2. Time Management, Stress Management and Essay Writing Skills
The general trend from the transition as a first year student to second year was that the expectation for the quality of the work had been raised as had the work load. This increase of work became ever more evident in the first semester of my second year where I had several assignments due all near the same date. During this period I also had commitments to my football team and had to go work during the weekends. Increasing pressure to achieve good results in my degree and meet my work and sport commitments meant I had to become flexible and more efficient in my time management. Despite commitments and a high work load with the need to prioritise my time I found that I could still fit in socialising and leisure time although I did feel the increasing need for stress management.
Jamison (2001) defines stress as "a physical and psycho-emotional state of excessive arousal" and it can be caused when there is "an imbalance between the stimulus and the individuals coping strategies". Whetton and Cameron (2007) identify the four main sources of stress as Encounter, Situational and Anticipatory stressors and as in my situation Time stressors. The use of good planning and time management I found helped my counter my stressors and some of the methods I employed are suggested by Whetton and Cameron (2007 p129) in their '20 Rules for Everyone'. During the first semester I was making use of my planner and ensuring I made efficient use of my time by breaking down tasks and setting personal goals. My sport and frequent exercise is also considered to have helped me as a balanced diet and other practical strategies are said to help prevent Encounter or Anticipatory stressors (Chandler and Brown, 2007).
Application of Lewin's (1997) Stress Force Field diagram as illustrated in 'figure 6' shows that if the strength of the Time stressor on me has little effect because of my restraining force of good time management then both driving and restraining forces are equal.
Source: PMD Lecture notes, 2010
Better time management and clearer goals led me to researching further in how to improve my essay writing skills which was an area that I had underachieved in during my first year of university. Support from the study advice services highlighted that to improve my essay writing skills I would need to ensure my work is evaluative and critical ensuring all points are supported with evidence and references. Building on this further I have used Bloom's Taxonomy of Learning illustrated in 'figure 7' which is a classification of learning objectives within education systems (Chyung and Stepich, 2003). I employed elements from the 'Evaluation' and 'Analysis' throughout my work by searching for a variety of perspectives to an argument and by using a variety of research resources such as journals. Employment of Blooms taxonomy is said to be an excellent framework for guiding comprehension insutructions (Buehl, 2008) and it has enabled me to ask deeper questions in my essay writing. Critics of Bloom's Taxonomy highlight that the model "focuses on thinking processes in isolation and does not consider how these processes may iperate differently on particular kinds of information" (Harmon and Jones, 2005) howver the framework has been widely adopted and is used extensively used and updated. (change slightly this). Blooms taxonomy helped me even more during my assessment period in answer to questions which I was more evaluative.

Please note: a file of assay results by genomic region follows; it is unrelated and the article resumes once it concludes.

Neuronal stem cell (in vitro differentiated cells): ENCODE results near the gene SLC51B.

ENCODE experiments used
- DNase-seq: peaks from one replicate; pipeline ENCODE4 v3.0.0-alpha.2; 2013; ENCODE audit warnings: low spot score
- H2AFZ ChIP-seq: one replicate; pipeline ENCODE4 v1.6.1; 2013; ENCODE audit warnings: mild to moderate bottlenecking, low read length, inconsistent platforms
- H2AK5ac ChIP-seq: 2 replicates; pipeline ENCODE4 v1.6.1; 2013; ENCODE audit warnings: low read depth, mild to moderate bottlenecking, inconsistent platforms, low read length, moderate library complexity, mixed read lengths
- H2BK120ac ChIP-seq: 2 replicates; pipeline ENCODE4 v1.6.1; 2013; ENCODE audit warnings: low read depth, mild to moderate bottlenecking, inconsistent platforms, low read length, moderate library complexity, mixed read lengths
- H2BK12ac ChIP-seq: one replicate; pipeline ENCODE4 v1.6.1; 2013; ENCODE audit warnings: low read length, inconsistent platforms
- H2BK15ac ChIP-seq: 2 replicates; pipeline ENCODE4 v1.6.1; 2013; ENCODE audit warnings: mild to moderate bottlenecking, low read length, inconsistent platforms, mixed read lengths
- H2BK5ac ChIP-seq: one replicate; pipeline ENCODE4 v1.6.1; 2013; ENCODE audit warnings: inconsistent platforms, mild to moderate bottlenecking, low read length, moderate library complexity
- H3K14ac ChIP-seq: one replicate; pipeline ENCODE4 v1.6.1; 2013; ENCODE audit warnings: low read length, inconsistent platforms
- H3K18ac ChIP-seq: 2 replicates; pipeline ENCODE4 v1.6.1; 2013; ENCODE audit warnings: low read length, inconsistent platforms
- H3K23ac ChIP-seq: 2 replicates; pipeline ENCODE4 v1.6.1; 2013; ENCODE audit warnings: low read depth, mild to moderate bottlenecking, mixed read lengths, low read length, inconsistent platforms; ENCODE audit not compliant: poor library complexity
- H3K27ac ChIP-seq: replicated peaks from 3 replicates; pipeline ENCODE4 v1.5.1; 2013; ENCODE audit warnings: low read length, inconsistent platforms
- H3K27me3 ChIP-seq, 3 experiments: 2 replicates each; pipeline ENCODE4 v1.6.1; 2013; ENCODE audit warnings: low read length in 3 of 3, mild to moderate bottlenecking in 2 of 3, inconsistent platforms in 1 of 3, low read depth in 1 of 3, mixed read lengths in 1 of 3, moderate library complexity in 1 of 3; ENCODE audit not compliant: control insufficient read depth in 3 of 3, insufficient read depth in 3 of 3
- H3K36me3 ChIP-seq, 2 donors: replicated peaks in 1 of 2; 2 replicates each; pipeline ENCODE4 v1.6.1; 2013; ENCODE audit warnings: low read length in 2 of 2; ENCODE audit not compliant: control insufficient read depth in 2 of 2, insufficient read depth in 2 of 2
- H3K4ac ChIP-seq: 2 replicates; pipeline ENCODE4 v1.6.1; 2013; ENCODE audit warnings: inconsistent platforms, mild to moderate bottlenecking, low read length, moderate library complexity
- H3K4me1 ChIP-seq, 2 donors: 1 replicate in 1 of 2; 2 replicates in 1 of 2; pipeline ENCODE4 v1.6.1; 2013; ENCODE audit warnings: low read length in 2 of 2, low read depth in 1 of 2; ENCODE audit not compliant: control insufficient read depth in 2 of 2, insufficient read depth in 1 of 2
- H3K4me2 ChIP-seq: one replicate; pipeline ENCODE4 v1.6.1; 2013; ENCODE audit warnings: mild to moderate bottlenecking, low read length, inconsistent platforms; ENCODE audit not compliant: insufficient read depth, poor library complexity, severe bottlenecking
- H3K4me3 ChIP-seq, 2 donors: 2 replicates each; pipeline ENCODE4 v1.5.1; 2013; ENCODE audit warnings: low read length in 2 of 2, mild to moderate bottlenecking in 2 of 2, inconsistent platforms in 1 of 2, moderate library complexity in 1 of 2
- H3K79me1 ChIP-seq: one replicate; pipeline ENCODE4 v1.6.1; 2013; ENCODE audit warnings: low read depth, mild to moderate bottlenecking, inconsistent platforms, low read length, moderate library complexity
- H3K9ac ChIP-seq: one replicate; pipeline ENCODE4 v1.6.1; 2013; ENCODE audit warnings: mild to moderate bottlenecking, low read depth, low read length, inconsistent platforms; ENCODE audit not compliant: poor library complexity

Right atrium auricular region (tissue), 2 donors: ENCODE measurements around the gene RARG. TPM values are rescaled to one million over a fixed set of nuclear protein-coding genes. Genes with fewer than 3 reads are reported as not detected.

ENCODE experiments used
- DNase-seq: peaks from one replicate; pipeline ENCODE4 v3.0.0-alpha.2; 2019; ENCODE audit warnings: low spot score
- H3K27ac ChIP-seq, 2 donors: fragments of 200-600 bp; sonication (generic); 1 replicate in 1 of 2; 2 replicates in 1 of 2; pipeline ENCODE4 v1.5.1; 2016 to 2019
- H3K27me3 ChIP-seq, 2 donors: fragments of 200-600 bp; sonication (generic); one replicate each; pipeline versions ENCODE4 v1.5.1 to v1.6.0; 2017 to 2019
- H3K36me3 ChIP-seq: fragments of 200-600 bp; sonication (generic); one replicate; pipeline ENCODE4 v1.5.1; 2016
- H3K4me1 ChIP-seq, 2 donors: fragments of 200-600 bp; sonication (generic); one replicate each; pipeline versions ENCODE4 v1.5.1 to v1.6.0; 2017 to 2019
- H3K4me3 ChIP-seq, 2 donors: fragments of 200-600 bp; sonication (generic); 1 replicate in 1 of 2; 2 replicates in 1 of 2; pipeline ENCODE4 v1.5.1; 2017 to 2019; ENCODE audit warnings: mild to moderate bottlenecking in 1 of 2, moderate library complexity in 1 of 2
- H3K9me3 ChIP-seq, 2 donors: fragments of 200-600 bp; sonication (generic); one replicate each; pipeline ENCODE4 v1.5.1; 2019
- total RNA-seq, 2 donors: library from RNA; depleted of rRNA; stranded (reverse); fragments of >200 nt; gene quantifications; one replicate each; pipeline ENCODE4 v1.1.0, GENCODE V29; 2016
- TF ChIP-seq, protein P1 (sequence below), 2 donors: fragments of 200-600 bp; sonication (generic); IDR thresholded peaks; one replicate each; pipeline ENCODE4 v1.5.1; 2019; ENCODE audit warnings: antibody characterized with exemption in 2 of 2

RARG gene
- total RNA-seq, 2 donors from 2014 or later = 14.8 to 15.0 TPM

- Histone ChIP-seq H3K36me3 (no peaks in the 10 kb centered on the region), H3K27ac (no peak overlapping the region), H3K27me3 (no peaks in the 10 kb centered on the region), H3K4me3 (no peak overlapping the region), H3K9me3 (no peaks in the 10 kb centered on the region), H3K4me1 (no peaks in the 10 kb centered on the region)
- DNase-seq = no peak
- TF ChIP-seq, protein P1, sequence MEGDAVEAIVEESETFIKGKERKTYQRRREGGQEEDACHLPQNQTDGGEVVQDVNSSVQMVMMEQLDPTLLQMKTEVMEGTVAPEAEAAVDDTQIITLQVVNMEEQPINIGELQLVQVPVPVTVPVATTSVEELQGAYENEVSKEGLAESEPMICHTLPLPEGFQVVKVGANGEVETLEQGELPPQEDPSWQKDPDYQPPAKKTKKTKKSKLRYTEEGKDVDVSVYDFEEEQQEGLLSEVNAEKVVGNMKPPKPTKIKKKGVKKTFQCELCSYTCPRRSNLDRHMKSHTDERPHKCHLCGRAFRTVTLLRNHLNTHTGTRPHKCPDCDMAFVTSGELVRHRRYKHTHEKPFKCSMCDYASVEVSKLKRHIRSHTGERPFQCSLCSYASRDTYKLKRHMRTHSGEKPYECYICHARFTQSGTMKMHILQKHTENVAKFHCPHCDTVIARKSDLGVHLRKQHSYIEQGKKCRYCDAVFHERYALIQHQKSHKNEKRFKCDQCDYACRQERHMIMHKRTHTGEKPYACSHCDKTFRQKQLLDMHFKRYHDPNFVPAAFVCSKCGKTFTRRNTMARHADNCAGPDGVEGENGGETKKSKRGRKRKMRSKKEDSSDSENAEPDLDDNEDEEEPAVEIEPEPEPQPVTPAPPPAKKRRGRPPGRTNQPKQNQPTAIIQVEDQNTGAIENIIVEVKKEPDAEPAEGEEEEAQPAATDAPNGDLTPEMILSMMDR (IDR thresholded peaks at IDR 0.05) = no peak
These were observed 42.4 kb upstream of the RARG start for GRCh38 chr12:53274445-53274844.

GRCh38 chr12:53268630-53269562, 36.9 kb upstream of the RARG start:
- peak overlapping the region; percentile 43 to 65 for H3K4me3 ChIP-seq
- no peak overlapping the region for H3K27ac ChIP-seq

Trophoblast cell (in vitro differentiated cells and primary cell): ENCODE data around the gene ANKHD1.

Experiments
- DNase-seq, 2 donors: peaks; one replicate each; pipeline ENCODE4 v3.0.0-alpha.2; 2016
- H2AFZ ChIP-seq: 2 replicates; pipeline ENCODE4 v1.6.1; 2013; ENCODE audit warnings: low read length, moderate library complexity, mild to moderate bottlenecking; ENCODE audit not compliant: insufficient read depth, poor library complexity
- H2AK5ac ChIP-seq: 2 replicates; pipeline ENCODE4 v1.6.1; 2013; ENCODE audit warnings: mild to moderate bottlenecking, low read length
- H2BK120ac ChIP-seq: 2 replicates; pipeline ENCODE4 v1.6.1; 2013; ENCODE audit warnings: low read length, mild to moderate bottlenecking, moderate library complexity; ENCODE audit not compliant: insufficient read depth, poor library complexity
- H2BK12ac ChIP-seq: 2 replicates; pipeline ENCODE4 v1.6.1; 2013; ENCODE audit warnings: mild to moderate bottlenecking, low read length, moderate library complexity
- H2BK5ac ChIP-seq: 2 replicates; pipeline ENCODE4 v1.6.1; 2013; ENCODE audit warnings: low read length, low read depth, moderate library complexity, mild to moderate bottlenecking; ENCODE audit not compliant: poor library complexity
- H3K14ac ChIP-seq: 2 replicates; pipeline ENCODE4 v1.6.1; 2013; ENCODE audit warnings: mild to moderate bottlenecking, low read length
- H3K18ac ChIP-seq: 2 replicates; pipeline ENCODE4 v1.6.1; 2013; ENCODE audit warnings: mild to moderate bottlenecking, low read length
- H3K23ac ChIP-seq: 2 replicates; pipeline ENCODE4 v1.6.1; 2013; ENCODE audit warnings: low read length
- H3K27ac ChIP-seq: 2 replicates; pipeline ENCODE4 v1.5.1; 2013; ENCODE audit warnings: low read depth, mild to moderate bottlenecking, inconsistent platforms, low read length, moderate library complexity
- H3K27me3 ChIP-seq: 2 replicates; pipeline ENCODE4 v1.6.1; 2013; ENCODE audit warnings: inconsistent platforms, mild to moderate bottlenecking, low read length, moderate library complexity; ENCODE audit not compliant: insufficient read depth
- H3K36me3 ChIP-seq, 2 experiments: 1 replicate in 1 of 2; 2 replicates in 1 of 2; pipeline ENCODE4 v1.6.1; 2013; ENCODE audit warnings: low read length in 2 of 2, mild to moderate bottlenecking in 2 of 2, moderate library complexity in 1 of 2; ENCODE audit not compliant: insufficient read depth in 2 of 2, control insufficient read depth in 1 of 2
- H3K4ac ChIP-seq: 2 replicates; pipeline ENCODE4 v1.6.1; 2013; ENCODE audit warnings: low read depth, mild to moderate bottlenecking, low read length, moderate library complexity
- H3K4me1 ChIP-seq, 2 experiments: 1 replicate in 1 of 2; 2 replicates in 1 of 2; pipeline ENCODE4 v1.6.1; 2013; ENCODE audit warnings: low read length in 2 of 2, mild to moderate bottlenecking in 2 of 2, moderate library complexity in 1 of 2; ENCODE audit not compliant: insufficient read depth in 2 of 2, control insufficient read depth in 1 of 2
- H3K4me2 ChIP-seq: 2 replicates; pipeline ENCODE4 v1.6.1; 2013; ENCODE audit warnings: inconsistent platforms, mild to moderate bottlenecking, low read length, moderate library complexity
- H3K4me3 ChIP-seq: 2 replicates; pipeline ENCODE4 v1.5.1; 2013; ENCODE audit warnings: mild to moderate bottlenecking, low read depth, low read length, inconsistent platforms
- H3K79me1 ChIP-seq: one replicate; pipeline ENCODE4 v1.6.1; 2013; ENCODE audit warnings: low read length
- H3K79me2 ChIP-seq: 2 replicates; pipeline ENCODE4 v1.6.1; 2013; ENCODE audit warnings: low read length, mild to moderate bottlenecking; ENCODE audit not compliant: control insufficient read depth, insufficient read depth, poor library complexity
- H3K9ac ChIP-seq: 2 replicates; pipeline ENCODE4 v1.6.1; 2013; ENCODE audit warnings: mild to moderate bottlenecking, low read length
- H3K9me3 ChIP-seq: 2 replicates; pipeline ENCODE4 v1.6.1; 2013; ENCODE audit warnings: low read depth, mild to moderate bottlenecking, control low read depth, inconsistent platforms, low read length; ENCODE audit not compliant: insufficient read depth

I improved my essay writing and evaluative skills through theory which complimented my learning style. (write about you managed time and stress through blahblah which shows you can adopt other ways).
3) Teamwork Skills and Leadership Skills
Prior to university during my time at sixth form I took park in the Duke of Edinborough Award programme which incorporated a great amount of teamwork and leadership activities. As part of the programme we were taken to a camping site as part of an expedition where I was presented with a number of group activities such as planning, training, setting up camp and hiking which allowed me to develop my team practical and social skills as i needed to show intiative.
Evaluation of my development shows I have employed Argyris and Schon's double-loop learning model as illustrated in 'figure 12121'.
Double-loop learning is said to occur "when the monitoring process initiates action to refine the 'governing variables' to meet the new situation, which may be imposed by the external environment" (Armstrong, 2006). As the model suggests my development shows I have used feedback from past actions for example in my previous year of university and prior to that to question underlying current views such as weaknesses in my skills. The use of theories and models have enabled me to evaluate outcomes and with my desired outcomes and apply double-loop learning to aim at the desired outcomes. For example although my preferred learning style has been evident throughout my development I have shown not to hesitate to question this value and adopt different learning styles for effective learning in different situations. GOAL FOR THE SUMMER improve this so i can DO THIS.